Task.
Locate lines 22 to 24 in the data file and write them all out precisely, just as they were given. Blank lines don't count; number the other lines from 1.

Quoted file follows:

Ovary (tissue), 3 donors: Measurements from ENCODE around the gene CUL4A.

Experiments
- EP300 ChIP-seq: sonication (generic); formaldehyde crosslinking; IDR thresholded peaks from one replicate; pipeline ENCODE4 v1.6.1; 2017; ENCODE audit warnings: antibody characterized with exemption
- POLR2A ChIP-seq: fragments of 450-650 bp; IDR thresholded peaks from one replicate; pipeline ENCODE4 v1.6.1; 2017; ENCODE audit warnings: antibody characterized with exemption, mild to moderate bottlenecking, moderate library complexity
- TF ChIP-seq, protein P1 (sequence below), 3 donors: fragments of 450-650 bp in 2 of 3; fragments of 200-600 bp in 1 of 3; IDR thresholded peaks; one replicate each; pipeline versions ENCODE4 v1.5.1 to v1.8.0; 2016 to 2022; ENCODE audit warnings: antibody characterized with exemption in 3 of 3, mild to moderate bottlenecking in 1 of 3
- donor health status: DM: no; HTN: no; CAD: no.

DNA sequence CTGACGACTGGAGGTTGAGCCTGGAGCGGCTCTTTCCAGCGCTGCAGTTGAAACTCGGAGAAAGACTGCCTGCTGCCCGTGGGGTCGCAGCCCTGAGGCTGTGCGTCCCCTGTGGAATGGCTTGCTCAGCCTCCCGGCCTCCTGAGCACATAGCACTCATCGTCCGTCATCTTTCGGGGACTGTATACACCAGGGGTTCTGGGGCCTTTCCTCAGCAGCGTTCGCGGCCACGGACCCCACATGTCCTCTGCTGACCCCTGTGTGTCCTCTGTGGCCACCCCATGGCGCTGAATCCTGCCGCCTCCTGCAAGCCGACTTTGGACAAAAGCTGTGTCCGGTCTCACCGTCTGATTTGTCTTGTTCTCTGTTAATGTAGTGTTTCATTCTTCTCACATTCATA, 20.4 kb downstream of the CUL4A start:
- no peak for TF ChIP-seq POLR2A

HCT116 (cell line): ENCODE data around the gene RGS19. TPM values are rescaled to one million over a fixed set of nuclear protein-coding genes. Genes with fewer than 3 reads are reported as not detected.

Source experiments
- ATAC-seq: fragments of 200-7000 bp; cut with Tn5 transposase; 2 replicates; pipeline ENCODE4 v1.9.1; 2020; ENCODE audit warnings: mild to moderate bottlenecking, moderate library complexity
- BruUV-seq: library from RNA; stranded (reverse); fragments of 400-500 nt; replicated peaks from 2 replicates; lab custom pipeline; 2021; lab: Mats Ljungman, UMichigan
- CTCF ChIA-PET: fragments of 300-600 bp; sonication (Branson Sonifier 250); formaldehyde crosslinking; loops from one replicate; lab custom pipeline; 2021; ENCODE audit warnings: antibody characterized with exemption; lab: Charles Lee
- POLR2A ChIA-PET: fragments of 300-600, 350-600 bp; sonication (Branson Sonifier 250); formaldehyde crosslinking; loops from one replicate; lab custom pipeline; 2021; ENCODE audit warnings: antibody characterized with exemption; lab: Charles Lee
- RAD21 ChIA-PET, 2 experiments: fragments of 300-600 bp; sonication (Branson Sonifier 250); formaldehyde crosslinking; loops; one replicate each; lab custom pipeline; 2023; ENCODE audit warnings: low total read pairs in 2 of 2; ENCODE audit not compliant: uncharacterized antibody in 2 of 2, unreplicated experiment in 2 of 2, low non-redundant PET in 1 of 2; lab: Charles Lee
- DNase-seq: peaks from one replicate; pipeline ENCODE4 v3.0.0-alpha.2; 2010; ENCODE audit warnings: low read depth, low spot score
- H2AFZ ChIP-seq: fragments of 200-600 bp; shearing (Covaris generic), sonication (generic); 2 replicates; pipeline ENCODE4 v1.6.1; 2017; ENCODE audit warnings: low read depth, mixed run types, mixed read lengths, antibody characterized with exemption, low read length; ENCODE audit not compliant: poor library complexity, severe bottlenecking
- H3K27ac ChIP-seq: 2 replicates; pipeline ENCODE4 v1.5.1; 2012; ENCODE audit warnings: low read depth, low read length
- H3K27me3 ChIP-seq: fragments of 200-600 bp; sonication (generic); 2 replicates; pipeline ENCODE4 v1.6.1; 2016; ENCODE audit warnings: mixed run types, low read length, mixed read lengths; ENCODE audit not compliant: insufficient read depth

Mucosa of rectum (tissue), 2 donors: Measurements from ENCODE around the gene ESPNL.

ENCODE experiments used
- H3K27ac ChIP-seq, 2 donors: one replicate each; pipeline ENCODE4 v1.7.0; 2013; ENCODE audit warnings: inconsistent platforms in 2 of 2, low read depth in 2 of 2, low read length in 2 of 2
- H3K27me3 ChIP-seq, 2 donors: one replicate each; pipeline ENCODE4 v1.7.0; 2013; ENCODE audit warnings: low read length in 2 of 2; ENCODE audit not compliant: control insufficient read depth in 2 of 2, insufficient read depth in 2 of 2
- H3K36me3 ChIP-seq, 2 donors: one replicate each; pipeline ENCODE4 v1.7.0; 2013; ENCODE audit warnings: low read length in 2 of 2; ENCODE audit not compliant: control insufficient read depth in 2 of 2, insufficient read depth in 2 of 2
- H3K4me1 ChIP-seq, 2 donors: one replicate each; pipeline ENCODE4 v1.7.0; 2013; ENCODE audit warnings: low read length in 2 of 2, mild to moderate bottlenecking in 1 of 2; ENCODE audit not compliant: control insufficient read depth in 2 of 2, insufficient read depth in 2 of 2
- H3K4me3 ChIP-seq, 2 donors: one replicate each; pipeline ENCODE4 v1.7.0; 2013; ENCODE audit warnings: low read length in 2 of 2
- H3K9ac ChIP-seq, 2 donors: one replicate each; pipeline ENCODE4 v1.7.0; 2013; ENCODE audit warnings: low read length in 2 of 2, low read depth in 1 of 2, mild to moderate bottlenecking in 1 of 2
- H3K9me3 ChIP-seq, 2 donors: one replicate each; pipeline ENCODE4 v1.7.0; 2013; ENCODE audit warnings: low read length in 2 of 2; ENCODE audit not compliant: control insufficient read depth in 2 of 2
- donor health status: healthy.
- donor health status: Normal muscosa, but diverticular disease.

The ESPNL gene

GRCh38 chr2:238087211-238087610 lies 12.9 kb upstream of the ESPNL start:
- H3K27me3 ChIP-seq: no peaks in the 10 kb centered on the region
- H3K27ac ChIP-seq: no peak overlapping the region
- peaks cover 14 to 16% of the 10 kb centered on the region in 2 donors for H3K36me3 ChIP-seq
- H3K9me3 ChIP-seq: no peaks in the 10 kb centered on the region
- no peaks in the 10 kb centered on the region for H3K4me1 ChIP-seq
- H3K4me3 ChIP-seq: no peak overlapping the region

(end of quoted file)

- H3K27ac ChIP-seq, 2 donors: one replicate each; pipeline ENCODE4 v1.7.0; 2013; ENCODE audit warnings: inconsistent platforms in 2 of 2, low read depth in 2 of 2, low read length in 2 of 2
- H3K27me3 ChIP-seq, 2 donors: one replicate each; pipeline ENCODE4 v1.7.0; 2013; ENCODE audit warnings: low read length in 2 of 2; ENCODE audit not compliant: control insufficient read depth in 2 of 2, insufficient read depth in 2 of 2
- H3K36me3 ChIP-seq, 2 donors: one replicate each; pipeline ENCODE4 v1.7.0; 2013; ENCODE audit warnings: low read length in 2 of 2; ENCODE audit not compliant: control insufficient read depth in 2 of 2, insufficient read depth in 2 of 2